There was a young man, now grown, who went through our program five times. This gentleman finally “got it.” And he’ll tell you that he got it because of my mother’s work with him. Because of the hard work she did, telling him the truth and the things that he really needed to do to turn his life around. Now he’s on our advisory board, owns his own gym and is coming back to volunteer to get residents to go and work out. It is uplifting to see this kind of turnaround.
What do you find rewarding about your role?
I like getting the community plugged into the work going on in the building. I enthusiastically talk about Progress House wherever and whenever I possibly can to get people to engage with the residents in the building. I really like to help get people from the building out into the community to access resources and services.
Do you foresee a time when your kids might work at Progress House?
I always think about when I was young and my mom used to bring us there and we used to clean the offices at the facility. The great thing about my family is that they never made us feel afraid of the residents. They treated them with the same dignity and respect as any other neighbors. So, I really had no clue, until I was older, about what had gotten this man or that woman into a correctional facility. My kids are very aware of who is in the building, but that doesn’t seem to scare them. And, yes, I want them as involved as they’d like to be. They don’t have to be, but if they want to be, absolutely!
Who is your personal hero?
Angela Collins, my mom. I grew up in a single-parent house, where my mom worked hard and didn’t graduate high school. She went from cook to CEO of a company; she stayed with it when there were tough days and she demonstrated profound diligence and integrity as a Black woman in America.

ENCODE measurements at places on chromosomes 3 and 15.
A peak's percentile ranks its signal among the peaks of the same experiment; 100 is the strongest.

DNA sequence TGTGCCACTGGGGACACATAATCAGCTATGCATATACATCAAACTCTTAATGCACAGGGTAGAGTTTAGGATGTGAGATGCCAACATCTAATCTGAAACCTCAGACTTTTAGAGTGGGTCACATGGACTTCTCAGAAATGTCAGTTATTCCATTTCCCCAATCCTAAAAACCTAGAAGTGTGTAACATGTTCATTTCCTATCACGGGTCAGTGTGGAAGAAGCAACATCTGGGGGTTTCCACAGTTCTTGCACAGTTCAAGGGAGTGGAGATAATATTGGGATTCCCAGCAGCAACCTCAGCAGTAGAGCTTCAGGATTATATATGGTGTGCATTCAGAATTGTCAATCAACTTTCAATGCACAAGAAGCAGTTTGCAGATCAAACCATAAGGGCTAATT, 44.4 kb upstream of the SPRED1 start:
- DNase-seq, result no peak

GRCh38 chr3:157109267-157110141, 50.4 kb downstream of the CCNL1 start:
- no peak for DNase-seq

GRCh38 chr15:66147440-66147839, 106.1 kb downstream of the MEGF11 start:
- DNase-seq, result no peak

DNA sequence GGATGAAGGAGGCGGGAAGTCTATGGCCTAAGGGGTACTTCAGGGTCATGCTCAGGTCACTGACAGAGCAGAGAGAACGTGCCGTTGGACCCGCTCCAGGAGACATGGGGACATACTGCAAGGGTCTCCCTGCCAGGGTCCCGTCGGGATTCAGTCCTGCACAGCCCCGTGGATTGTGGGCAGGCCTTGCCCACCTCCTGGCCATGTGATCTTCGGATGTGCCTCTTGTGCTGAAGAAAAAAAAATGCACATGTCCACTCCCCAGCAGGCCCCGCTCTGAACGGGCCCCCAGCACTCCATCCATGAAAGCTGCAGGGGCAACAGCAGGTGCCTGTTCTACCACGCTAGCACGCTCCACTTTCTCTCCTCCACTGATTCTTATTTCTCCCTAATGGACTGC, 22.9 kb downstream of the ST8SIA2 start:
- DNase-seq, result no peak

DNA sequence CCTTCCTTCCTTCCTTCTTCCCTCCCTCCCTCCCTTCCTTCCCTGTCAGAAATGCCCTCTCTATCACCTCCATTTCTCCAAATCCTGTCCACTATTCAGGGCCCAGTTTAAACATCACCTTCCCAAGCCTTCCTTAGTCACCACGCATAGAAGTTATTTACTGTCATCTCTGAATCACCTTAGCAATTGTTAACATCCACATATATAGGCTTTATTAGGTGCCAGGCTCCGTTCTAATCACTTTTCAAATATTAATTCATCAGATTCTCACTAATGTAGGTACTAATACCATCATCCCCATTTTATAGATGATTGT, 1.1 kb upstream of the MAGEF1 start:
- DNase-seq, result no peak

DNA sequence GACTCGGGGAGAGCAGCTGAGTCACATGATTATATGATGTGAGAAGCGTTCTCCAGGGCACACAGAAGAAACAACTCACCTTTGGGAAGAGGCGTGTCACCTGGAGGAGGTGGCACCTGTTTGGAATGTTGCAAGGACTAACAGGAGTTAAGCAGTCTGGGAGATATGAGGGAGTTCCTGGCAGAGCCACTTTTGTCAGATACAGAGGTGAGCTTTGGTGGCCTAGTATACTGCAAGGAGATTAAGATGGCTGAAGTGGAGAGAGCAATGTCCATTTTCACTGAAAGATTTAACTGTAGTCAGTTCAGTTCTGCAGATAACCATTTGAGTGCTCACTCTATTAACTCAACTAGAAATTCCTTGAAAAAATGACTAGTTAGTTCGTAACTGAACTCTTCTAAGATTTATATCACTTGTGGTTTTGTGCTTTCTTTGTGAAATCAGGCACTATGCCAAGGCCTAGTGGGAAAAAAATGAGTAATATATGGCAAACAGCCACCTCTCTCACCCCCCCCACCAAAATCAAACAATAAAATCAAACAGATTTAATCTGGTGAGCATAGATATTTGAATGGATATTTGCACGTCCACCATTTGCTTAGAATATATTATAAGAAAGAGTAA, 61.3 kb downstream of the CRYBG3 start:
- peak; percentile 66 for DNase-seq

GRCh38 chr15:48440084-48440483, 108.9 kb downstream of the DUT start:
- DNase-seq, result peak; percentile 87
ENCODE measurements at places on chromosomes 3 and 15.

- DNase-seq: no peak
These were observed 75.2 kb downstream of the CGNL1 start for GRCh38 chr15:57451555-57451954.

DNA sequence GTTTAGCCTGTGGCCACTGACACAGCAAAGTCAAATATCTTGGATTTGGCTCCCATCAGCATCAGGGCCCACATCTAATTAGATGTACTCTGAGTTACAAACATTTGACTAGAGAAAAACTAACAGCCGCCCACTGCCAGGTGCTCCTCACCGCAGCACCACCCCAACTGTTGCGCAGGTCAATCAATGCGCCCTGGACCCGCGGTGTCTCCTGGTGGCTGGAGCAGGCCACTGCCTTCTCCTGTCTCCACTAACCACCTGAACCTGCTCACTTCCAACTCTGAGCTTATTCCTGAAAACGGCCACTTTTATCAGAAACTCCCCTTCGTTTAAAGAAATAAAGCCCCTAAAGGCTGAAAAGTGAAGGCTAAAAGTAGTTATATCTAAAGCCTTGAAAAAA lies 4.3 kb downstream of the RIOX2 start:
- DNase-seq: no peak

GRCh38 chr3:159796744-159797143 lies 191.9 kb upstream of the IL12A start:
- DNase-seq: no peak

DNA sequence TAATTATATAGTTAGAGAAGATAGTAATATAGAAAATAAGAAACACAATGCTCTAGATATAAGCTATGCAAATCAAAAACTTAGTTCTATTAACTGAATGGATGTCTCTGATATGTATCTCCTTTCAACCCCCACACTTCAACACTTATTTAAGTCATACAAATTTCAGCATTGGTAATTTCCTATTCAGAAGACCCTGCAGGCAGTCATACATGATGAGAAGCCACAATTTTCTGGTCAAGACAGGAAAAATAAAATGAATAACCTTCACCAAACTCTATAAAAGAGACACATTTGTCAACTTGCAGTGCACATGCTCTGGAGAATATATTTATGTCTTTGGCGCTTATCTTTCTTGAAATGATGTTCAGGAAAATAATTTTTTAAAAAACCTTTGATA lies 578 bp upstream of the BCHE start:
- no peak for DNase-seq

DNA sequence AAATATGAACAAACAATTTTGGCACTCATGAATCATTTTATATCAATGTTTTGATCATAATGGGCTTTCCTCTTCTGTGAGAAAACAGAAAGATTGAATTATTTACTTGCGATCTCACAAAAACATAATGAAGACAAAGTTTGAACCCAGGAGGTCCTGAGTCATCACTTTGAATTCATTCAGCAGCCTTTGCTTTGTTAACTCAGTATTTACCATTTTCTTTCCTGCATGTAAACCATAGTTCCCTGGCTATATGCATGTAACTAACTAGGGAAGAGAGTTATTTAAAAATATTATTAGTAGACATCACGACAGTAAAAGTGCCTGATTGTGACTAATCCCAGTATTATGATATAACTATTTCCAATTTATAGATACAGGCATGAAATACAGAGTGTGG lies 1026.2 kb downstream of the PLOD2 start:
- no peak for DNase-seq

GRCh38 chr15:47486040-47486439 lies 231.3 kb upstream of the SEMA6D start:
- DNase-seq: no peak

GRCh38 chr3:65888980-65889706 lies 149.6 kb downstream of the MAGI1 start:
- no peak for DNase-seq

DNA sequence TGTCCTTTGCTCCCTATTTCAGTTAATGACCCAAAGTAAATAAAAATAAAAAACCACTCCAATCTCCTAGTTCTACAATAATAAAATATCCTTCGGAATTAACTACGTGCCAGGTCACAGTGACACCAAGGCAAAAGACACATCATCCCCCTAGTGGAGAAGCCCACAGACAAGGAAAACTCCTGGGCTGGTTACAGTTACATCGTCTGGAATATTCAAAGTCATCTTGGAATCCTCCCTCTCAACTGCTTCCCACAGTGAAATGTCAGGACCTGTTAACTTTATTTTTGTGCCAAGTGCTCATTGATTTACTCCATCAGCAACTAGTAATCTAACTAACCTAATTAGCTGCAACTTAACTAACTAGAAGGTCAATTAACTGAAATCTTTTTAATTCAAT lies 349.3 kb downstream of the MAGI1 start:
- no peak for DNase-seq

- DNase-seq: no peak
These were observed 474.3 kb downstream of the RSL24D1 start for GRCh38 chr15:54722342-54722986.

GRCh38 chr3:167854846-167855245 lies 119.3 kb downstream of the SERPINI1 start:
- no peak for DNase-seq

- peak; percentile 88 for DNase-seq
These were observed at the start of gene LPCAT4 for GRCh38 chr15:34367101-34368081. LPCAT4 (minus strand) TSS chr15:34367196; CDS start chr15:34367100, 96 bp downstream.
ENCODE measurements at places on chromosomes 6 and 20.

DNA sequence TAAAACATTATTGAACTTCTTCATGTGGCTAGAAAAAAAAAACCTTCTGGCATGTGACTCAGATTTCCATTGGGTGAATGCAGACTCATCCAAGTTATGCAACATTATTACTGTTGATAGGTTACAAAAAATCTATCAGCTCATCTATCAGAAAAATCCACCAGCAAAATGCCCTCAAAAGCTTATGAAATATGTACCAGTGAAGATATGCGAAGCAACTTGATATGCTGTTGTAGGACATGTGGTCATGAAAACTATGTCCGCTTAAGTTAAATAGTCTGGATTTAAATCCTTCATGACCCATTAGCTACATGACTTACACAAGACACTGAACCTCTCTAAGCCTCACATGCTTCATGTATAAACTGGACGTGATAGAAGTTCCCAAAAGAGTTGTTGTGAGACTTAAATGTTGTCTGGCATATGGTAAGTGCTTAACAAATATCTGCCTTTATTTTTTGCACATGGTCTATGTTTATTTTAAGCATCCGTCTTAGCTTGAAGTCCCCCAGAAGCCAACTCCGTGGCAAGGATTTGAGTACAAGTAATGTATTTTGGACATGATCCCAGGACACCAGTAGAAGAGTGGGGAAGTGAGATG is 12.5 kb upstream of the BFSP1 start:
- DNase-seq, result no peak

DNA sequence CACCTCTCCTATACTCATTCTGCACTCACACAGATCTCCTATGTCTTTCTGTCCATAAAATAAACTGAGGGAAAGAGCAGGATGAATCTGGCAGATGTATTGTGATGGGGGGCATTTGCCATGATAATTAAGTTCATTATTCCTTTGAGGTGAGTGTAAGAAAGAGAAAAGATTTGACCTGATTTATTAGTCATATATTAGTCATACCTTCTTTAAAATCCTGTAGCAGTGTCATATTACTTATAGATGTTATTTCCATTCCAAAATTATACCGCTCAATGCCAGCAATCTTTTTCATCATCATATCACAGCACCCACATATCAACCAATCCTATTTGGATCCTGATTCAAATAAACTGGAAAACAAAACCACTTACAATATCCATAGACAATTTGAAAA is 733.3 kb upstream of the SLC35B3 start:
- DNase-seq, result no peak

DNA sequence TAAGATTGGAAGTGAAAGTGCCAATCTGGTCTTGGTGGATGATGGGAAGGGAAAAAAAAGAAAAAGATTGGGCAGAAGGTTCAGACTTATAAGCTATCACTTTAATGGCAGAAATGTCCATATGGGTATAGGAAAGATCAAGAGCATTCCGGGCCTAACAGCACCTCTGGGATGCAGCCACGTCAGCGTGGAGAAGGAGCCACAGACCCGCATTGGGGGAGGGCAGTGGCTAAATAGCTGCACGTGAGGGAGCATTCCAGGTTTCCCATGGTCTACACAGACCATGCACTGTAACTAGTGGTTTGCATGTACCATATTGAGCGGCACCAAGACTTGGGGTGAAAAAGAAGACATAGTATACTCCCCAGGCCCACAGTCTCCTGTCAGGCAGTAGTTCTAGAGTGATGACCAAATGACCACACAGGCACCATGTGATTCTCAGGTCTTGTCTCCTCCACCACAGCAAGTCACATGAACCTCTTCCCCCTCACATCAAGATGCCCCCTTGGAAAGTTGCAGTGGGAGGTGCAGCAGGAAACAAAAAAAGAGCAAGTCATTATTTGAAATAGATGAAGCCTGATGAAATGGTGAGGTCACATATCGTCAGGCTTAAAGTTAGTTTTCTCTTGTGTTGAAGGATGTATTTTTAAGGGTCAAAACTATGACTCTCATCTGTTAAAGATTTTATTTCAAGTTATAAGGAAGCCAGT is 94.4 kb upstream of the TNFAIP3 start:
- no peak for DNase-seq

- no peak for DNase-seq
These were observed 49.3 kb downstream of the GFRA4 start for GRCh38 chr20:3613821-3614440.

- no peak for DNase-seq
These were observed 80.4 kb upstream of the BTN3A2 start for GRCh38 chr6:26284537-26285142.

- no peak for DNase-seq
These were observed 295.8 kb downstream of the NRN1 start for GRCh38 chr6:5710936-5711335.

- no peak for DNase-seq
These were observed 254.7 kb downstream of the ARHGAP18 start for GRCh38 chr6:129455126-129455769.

What do you want people to understand about your work?
Residents coming from prison have served their time and they need the community to be ready to receive them. We take our hats off to the people who work closely with incarcerated residents, because it doesn’t pay well in terms of money, but it pays well in many other ways.
What’s one small action our readers can take in their own lives to make positive change happen?
Be willing to be open to the people in your community, no matter where they came from. Everyone has a story to tell and share, and we need to support one another.
What one thing did an adult or mentor do for you as a youth that helped you succeed?
My mom told me the truth about the good and bad stuff of life. She didn’t withhold the tough things from us.
Best advice for kids with big ambition?
Sometimes the world we live in, especially for people of color, [tells you] that your ambitions should not be too high. But I say, you may not accomplish them, but you must really go for it!
If you could have a superpower, what would it be?
[The ability] to sit in the clouds. It would be my favorite place to look out from, and I have always wanted to just linger there.
If you could dine with anyone, living or dead, whom would that be?
My grandmother Barbara Jean Brown.
Favorite read of the last year?
“Between the World and Me” by Ta-Nehisi Coates.
Fill in the blank:
What the world needs now is L-O-V-E.